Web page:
The new regime will extend the disclosure protocol that currently applies to Australia. The IRD will provide basic information on settlors and beneficiaries to treaty partners annually (unless it is concerned about how that information will be used if it is disclosed). If any jurisdiction wants additional information, it can come back to the IRD for more.

A decade ago, Australia was worried about our trust regime being used for tax avoidance and, from 2006, New Zealand began informing Australia whenever its citizens set up a trust here. Australian settlors quickly became a negligible fraction of those setting up trusts in New Zealand even as the total ballooned — which perhaps answers the question of what a lot of foreign trusts have been used for.

Labour proposed also setting up a searchable public register of foreign trusts — which was an option that Shewan floated in his inquiry report then rejected.

When Andrew Little recommended a public register in a parliamentary debate after Shewan’s report appeared last year, Woodhouse dismissed it: “Any suggestion that the salacious searching of the public register would be necessary or appropriate is just inappropriate.”

“Salacious” epitomises the government’s negative view of the motives of those — including journalists such as Nicky Hager — who want to shine a light into a very murky area of our society. In fact, the most abiding mystery in the whole foreign trusts debate is why the government has taken so long to deal with problems about New Zealand’s reputation as a tax haven and money-laundering depot. The Treasury, the IRD and organisations such as Transparency International had communicated their concerns for years, and had been ignored or — in the case of the IRD — actively thwarted. The government acted only when the Panama Papers made it impossible not to.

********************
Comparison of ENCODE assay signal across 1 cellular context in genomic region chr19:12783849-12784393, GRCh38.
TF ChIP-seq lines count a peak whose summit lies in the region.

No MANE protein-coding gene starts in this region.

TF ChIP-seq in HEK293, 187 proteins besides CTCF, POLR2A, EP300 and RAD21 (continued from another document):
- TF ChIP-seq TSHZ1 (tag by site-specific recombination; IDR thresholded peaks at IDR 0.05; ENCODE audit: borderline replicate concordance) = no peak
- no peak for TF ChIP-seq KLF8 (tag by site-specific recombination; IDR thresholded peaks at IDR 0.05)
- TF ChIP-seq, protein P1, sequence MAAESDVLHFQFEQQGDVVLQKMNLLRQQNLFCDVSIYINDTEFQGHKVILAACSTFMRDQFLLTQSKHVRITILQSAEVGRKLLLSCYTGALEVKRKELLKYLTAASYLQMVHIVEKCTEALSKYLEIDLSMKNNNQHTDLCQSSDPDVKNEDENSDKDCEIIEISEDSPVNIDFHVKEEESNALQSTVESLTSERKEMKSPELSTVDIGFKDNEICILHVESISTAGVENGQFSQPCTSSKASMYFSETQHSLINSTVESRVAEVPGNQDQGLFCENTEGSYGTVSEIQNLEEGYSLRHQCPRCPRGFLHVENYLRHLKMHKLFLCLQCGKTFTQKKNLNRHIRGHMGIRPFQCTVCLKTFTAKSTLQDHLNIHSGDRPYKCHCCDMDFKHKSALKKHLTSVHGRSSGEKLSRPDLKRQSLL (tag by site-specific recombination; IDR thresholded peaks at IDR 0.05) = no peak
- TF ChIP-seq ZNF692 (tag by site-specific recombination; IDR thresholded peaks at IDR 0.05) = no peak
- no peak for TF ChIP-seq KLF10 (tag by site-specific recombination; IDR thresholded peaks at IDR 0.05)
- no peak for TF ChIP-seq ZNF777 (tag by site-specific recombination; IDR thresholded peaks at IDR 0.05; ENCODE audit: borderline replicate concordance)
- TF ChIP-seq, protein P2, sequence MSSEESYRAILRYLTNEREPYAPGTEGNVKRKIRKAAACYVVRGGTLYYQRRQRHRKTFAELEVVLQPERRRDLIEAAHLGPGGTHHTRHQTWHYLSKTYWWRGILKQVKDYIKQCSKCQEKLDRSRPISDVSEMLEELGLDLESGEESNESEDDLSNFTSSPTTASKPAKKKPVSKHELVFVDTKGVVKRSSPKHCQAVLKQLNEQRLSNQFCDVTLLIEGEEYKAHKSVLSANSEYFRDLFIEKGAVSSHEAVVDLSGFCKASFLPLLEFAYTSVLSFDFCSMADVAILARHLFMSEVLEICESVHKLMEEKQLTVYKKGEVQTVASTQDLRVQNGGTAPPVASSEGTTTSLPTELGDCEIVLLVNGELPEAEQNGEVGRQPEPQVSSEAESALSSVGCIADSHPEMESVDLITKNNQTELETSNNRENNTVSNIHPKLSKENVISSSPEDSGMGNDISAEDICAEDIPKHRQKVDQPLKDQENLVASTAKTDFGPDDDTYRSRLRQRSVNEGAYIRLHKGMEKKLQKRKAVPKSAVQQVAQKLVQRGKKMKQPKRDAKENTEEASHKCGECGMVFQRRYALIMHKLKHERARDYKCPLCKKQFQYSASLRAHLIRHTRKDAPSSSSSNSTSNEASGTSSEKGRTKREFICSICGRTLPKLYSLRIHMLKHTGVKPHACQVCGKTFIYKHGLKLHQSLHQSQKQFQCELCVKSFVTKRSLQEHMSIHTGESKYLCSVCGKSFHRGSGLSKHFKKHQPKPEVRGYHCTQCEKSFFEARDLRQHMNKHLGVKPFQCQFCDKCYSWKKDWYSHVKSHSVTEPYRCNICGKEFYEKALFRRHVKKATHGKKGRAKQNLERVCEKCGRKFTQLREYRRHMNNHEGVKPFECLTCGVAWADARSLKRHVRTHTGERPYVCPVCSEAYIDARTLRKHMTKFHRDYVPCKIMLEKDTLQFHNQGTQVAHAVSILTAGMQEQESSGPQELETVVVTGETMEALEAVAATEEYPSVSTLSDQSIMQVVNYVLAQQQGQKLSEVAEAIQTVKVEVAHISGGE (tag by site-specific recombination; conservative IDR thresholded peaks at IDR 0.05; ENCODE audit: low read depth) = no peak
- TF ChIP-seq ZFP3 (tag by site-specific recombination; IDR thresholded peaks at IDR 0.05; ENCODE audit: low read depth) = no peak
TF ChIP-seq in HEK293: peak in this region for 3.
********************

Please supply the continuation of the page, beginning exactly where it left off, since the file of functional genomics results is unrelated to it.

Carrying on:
It couldn’t plausibly have been because of a desire to protect a significant part of the economy given that the fees to lawyers and accountants administering foreign trusts amount to around $24 million a year — a tiny proportion of our total exports of more than $67 billion.

Or was it simply a desire to protect the interests of the mega-wealthy — for reasons we can only guess at?

We’ll probably never know. Just as we’ll probably never know why John Key was the only national leader to be singled out by name in the manifesto accompanying the release of the Panama Papers.